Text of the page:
Galveston. The reader will feel pity for Issac Cline and disgust for his bosses in Washington DC.

Normally because of our up to the minute forecasting and tracking of hurricanes we feel great comfort and have the time and ability to prepare and evacuate if necessary. The number of casualties and deaths as described by Larson are shocking and good and bad of humanity is clearly demonstrated. l

In those days they did not "name" storms and I suppose the author named it Issac's storm because of his responsibility as a employee of the National Weather Bureau and the amount of personal blame that would be open to public criticism. The book was well written and I highly recommend it to those who enjoy history presented, as Larson so skillfully does in each of his works. I do not hesitate to award five stars to this work.
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on June 18, 2015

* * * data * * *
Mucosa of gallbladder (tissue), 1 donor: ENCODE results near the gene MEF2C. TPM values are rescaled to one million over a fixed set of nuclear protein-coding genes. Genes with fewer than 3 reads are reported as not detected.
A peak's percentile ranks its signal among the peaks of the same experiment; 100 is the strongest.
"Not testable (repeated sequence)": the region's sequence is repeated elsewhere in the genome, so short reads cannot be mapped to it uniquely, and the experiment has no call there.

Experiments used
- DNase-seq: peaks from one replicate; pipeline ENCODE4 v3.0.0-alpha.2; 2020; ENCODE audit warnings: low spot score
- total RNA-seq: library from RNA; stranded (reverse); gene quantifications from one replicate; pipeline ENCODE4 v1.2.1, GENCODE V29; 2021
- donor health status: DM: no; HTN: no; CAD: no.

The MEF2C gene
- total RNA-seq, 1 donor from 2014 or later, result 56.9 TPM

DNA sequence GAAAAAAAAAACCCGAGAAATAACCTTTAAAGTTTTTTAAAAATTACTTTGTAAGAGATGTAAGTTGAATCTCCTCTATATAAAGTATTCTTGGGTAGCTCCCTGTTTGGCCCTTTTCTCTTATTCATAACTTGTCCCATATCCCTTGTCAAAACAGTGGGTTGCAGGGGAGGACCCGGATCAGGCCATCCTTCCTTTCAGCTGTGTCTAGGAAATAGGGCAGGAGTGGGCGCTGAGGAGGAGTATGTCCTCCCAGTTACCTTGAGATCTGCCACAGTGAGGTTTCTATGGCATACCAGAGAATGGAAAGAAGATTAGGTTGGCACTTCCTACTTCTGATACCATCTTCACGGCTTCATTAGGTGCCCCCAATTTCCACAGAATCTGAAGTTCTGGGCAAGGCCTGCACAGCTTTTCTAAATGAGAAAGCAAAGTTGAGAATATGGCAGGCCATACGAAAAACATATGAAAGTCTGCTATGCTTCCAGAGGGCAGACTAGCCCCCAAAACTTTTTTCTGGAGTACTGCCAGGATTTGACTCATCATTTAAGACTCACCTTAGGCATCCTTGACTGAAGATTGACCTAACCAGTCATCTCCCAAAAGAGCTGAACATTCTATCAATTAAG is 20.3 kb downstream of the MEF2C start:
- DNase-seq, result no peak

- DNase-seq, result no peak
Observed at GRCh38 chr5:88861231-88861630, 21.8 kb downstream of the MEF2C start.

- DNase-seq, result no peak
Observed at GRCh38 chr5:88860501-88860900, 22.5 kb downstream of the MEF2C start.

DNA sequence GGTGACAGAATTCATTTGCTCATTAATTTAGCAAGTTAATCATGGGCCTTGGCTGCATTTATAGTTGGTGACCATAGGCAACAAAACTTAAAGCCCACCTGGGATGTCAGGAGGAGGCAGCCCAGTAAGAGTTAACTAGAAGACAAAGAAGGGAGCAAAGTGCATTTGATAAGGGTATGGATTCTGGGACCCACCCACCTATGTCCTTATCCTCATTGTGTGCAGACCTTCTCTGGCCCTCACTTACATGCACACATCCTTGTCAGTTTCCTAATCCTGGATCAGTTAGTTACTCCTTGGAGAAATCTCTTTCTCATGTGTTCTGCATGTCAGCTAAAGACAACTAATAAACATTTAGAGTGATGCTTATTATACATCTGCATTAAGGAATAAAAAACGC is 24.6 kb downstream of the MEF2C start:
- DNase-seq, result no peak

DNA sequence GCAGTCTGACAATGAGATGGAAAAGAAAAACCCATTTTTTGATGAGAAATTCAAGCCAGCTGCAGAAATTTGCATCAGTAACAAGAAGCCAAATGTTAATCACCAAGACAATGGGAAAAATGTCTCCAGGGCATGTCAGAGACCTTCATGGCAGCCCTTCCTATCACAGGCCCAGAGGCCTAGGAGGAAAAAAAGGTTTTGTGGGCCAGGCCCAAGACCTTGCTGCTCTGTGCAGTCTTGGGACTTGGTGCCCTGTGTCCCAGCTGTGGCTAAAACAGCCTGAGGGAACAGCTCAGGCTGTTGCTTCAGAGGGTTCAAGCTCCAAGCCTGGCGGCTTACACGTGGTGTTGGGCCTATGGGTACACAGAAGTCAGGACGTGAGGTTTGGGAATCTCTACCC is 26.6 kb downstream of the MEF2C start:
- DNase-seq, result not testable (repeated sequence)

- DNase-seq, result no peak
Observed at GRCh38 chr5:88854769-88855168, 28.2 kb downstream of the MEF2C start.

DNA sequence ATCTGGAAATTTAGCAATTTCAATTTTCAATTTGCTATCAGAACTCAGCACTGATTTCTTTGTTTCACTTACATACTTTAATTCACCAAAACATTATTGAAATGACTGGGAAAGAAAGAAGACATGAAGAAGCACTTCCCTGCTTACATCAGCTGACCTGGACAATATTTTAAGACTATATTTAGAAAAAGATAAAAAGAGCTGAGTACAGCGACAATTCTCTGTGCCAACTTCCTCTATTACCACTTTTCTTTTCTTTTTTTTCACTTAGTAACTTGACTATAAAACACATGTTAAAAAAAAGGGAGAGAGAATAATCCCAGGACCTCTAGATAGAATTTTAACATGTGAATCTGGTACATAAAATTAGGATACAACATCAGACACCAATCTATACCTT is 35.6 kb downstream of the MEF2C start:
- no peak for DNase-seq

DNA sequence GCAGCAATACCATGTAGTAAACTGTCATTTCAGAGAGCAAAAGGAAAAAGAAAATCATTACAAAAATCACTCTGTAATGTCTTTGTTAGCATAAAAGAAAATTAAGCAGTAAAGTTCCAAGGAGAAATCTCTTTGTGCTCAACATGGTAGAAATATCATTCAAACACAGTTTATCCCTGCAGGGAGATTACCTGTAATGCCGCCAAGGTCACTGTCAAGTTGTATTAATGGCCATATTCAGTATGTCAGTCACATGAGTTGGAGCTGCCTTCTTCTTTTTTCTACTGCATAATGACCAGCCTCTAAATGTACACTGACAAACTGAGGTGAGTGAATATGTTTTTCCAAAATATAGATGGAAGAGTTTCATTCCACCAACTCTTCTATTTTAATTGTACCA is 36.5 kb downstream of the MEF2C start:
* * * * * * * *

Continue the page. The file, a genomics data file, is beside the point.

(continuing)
Erik Larson is a superb author of books that tel the story, even the mysteries, about events in the last 100 years or so. You'll need to get a copy of each book. I think this book could be my favorite among of Larson's embarrassment of riches. The book describes Isaac, a former member of the signal corps as were his colleagues who became forecasters in the newly-mint weather service. The leaders of this service are attempting to prove the importance of weather forecasting in the era of one man-one barometer, wires along railroad routes, and a finger in the air. Forecasting demands experience and thinking and recognizing recurring patterns of wind or current or rain or whatever is available--recognized by an individual--to forecast events like a hurricane. Not what the weather service appreciated. The Galveston hurricane was bearing down on a large, boom-town standing at sea level, but without natural or man-made barriers (dubious value anyway). The government men manifested great arrogance in the face of very little knowledge or insight, eventually saying a minor hurricane would move up the East coast. Moreover, they discounted and ultimately shut down the Cubans who had lots of experience with hurricanes and had men who spent their lives figuring out if a hurricane was coming, timing, severity...The US weather administration had no use for Hispanics, especially when some of the Cuban scientists were Catholic The latter part of the book describes the hurricane and its aftermath on Galveston---including losing its position of superiority over Houston. My conclusion? IF a hurricane approaches, grab the children/family, pets and personable values and go. This is really interesting about hurricanes, arrogance combined with ignorance, and weather prediction not very long ago.